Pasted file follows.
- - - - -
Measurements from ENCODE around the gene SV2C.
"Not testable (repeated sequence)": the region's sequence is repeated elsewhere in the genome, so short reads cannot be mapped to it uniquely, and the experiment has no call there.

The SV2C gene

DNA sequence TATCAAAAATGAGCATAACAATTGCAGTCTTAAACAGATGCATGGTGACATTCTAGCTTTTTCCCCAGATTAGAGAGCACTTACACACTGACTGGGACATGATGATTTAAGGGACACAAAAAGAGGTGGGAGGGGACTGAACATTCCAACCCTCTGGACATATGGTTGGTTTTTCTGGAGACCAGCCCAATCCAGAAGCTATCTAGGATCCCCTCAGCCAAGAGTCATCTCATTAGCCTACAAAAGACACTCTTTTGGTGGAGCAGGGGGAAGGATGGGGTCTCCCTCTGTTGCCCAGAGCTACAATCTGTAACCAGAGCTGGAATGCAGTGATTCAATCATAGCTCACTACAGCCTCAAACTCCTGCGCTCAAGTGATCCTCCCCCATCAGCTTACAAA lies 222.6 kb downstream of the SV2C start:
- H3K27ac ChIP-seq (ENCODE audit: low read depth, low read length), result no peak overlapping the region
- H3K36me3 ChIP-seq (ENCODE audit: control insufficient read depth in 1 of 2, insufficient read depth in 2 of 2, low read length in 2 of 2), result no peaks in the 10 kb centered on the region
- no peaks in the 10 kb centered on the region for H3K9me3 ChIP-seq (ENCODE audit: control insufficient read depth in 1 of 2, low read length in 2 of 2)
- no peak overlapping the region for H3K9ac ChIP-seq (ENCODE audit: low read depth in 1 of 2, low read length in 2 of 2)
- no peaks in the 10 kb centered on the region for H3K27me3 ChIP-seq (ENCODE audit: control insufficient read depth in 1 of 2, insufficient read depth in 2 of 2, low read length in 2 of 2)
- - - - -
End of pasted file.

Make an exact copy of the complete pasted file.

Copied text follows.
Measurements from ENCODE around the gene SV2C.
"Not testable (repeated sequence)": the region's sequence is repeated elsewhere in the genome, so short reads cannot be mapped to it uniquely, and the experiment has no call there.

The SV2C gene

DNA sequence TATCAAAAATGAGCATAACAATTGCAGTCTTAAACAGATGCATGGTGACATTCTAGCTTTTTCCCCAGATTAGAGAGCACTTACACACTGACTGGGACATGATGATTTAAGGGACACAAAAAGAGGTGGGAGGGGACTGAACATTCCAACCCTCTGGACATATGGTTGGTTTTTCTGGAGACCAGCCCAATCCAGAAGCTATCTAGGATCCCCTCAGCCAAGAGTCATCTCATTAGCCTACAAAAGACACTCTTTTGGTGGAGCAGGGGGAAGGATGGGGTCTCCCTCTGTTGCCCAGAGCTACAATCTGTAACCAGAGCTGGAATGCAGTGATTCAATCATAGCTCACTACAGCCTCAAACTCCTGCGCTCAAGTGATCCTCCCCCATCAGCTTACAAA lies 222.6 kb downstream of the SV2C start:
- H3K27ac ChIP-seq (ENCODE audit: low read depth, low read length), result no peak overlapping the region
- H3K36me3 ChIP-seq (ENCODE audit: control insufficient read depth in 1 of 2, insufficient read depth in 2 of 2, low read length in 2 of 2), result no peaks in the 10 kb centered on the region
- no peaks in the 10 kb centered on the region for H3K9me3 ChIP-seq (ENCODE audit: control insufficient read depth in 1 of 2, low read length in 2 of 2)
- no peak overlapping the region for H3K9ac ChIP-seq (ENCODE audit: low read depth in 1 of 2, low read length in 2 of 2)
- no peaks in the 10 kb centered on the region for H3K27me3 ChIP-seq (ENCODE audit: control insufficient read depth in 1 of 2, insufficient read depth in 2 of 2, low read length in 2 of 2)